Sodium dodecyl sulfate or sorbitan (Tween-20) or other detergents may be added in an amount of 0.1 to 10% by weight, based on the matrix, as a dispersing agent, if desired.
An absorption facilitator to insure skin penetration such as dimethylsulfoxide, decylmethylsulfoxide, or other penetration enhancers may be added.
The present drug delivery device comprises the drug-containing diffusion matrix and means for fastening the matrix to the skin of a patient. Such means can take various forms, such as an occlusive backing layer forming a kind of "bandage" with the diffusion matrix being held against the skin of a patient being treated. A polyethylene or Mylar tape is contemplated as one form of occlusive layer in accordance with the present invention. It can also take the form of an elastic band, such as a cloth band, a rubbery band or other material. Here, the diffusion matrix is placed directly on the skin and held in place by such elastic band which typically will be placed over the arm or wrist of the patient. An intermediate adhesive layer between the diffusion matrix and the skin capable of permitting the transdermal application of the drug can also be used.
The invention is illustrated by the following nonlimiting Examples:
Together there are mixed 30 gm glycerol and 45 ml water. This mixture is heated to 90° C.; after reaching at least 70° C. there are slowly added 15 gm polyvinylalcohol (PVA 100% hydrolyzed, molecular weight 115,000) and 8 gm polyvinylpyrrolidone (mw 40,000). The mixture is stirred at 90° C. until solution is effected, which may take about 10 minutes; it will be appreciated that with larger quantities, a considerably longer period of time may be needed. 98 ml of this solution is then mixed with 2 gm ephedrine, this mixture then being mechanically stirred until homogeneous. The homogeneous mixture is then poured into forms made of glass or stainless steel which serve as templates to produce a diffusion matrix having a thickness of about 2 to about 3 mm. This diffusion matrix is then cut into pieces with a total surface area suitable for the administration of a pharmaceutically effective amount of ephedrine.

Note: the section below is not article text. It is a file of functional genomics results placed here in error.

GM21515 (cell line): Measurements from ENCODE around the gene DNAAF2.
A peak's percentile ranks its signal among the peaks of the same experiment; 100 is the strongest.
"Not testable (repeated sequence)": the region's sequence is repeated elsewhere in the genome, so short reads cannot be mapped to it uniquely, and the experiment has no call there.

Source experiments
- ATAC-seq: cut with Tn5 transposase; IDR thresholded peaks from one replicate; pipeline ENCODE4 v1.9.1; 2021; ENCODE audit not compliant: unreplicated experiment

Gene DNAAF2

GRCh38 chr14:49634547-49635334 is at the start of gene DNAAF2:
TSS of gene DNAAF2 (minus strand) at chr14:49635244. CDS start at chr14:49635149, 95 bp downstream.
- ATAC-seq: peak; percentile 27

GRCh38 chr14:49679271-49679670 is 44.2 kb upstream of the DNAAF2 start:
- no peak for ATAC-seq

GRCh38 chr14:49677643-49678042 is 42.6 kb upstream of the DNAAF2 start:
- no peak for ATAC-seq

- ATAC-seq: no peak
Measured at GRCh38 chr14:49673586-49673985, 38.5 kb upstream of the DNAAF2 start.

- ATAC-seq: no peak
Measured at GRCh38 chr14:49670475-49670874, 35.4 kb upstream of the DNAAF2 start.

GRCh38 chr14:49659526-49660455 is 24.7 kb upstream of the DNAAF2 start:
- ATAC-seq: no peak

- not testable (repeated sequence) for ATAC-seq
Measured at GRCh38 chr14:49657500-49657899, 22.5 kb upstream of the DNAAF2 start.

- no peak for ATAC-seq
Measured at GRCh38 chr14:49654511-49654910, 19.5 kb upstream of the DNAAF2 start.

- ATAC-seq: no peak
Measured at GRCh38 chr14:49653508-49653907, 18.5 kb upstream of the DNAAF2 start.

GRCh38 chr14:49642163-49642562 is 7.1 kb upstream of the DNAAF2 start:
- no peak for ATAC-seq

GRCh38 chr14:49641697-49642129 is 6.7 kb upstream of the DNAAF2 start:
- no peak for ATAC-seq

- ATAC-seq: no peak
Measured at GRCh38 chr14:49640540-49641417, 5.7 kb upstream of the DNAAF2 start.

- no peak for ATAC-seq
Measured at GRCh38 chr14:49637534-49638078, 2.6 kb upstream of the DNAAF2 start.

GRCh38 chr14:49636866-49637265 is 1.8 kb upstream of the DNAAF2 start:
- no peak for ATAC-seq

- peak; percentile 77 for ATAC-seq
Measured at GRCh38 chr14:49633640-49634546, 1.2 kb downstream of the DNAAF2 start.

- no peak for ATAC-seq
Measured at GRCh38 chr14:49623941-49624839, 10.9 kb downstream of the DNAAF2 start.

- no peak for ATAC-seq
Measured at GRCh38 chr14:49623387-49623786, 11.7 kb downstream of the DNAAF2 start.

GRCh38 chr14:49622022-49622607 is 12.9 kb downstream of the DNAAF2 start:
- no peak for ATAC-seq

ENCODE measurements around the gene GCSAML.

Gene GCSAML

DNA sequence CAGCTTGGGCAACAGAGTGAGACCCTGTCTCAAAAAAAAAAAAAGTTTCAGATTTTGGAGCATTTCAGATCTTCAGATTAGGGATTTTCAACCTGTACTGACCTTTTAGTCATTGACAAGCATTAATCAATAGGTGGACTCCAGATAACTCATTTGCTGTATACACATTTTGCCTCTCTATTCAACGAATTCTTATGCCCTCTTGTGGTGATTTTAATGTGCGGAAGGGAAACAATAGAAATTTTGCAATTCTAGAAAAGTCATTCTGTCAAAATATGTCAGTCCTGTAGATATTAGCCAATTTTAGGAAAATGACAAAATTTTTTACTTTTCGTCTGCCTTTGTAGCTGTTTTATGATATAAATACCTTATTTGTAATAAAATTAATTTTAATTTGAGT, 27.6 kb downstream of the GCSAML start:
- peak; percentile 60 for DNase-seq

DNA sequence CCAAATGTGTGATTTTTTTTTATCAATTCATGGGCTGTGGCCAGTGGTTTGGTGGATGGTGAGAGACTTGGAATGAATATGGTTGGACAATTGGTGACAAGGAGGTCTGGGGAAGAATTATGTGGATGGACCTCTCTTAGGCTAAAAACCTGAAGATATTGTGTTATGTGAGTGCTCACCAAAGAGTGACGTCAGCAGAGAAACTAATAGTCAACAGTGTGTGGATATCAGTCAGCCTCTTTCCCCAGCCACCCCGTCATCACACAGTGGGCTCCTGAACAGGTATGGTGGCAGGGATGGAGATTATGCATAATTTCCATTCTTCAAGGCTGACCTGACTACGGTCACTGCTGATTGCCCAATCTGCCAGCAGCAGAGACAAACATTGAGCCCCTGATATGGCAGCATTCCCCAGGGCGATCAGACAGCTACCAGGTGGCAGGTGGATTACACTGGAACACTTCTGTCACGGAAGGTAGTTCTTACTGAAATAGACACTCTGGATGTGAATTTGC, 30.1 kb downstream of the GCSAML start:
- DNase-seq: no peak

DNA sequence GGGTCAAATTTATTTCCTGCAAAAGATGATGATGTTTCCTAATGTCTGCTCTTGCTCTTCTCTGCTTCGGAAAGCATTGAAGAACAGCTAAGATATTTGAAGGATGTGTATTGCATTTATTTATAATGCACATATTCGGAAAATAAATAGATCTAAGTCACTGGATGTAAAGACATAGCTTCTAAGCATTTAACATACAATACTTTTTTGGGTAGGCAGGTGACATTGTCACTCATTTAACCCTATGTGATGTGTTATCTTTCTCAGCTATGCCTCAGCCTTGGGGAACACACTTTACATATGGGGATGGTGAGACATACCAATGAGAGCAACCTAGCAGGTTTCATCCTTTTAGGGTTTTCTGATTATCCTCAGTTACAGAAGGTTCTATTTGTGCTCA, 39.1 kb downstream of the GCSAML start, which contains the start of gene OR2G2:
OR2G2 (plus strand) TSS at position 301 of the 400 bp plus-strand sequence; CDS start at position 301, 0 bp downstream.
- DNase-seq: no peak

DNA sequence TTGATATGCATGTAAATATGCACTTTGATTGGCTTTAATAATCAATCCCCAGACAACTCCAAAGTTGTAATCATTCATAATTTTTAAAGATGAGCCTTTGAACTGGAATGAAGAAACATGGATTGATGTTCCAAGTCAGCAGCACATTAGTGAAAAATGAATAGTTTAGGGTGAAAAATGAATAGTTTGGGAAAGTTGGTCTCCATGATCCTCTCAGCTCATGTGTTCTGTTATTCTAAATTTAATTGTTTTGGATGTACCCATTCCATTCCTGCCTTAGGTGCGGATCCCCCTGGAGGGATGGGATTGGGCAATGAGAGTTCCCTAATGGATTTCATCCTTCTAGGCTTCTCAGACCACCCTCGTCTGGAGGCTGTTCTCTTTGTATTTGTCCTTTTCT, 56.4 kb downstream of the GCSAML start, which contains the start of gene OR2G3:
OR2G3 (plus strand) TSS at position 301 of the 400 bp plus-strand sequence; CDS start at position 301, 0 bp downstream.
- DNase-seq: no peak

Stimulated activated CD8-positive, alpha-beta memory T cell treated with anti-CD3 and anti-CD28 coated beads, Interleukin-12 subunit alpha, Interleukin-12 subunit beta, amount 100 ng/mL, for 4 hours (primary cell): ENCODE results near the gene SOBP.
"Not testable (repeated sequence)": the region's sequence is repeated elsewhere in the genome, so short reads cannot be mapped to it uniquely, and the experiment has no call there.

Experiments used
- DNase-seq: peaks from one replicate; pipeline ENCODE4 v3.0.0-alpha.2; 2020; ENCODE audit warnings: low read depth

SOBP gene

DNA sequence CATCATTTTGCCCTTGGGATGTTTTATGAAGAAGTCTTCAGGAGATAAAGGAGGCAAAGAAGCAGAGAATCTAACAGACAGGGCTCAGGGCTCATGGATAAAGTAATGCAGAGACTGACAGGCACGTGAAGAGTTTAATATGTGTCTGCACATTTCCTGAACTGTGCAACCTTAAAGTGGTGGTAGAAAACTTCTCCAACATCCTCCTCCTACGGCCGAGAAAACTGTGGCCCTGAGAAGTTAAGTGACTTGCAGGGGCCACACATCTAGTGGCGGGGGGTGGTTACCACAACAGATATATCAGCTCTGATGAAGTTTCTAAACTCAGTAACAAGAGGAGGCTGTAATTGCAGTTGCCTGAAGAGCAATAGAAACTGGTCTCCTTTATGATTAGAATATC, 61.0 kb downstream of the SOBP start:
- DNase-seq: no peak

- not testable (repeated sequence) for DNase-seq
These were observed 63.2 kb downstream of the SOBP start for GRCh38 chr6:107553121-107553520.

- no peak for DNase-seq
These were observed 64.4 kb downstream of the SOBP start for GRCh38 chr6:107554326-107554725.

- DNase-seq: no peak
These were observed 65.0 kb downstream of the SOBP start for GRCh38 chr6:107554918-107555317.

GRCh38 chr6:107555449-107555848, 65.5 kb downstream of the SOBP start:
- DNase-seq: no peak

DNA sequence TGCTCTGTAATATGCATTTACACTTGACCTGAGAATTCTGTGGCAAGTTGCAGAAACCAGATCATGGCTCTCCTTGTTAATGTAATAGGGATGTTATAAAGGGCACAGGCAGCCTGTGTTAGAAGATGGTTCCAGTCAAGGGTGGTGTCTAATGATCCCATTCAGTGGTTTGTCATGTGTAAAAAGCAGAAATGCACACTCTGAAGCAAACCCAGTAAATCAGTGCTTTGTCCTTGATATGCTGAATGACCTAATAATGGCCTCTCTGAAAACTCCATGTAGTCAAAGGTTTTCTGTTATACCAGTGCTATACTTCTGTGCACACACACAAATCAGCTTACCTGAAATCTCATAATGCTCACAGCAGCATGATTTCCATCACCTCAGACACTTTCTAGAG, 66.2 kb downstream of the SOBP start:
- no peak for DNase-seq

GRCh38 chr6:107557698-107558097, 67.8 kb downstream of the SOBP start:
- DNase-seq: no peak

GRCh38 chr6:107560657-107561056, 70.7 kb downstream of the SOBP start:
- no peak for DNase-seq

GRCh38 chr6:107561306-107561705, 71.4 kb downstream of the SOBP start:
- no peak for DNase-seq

The diffusion matrix is applied to the skin of a patient in need of an decongestant effect, the ephedrine being transdermally delivered to the skin of the patient. The diffusion matrix is ideally applied to the skin of the patient by means of a single-piece bandage having the diffusion matrix in the center under the occlusive layer, the bandage being provided to the patient with a peel-of cover much like a "band-aid".
In place of the glycerol of Example I, there is substituted 5 gm polyethylene glycol having a molecular weight of 1000 and 25 ml water. The resultant diffusion matrix is more rigid than that of Example I.
In place of the glycerol of Example I, there is substituted 5 gm polyethylene glycol (mw 1,000), 4 gm glycerol and 21 ml water. The resultant diffusion matrix shares the improved rigidity of the diffusion matrix of Example II, while providing contact with the skin characteristic of the glycerol in this type of diffusion matrix.
In place of the polyvinylalcohol and polyvinyl pyrrolidone of Example I, there is substituted 2% by weight agarose, yielding a diffusion matrix for the transdermal delivery of ephedrine.
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|U.S. Classification||514/653, 424/449|
|International Classification||A61K31/415, A61K31/135, A45C3/00, A61K31/565, A61K9/70|
|Cooperative Classification||A61K31/415, A61K31/135, A61K9/7084, A61K9/70, A61K31/565, Y10S514/929|
|European Classification||A61K31/135, A61K31/565, A61K9/70, A61K31/415, A61K9/70E2D|
|May 15, 1981||AS||Assignment|
Owner name: KEY PHARMACEUTICALS, INC., 50 N.W. 176TH ST, MIAMI
Free format text: ASSIGNMENT OF ASSIGNORS INTEREST.;ASSIGNORS:KEITH ALEC D.;SNIPES WALLACE;REEL/FRAME:003853/0118
Effective date: 19810421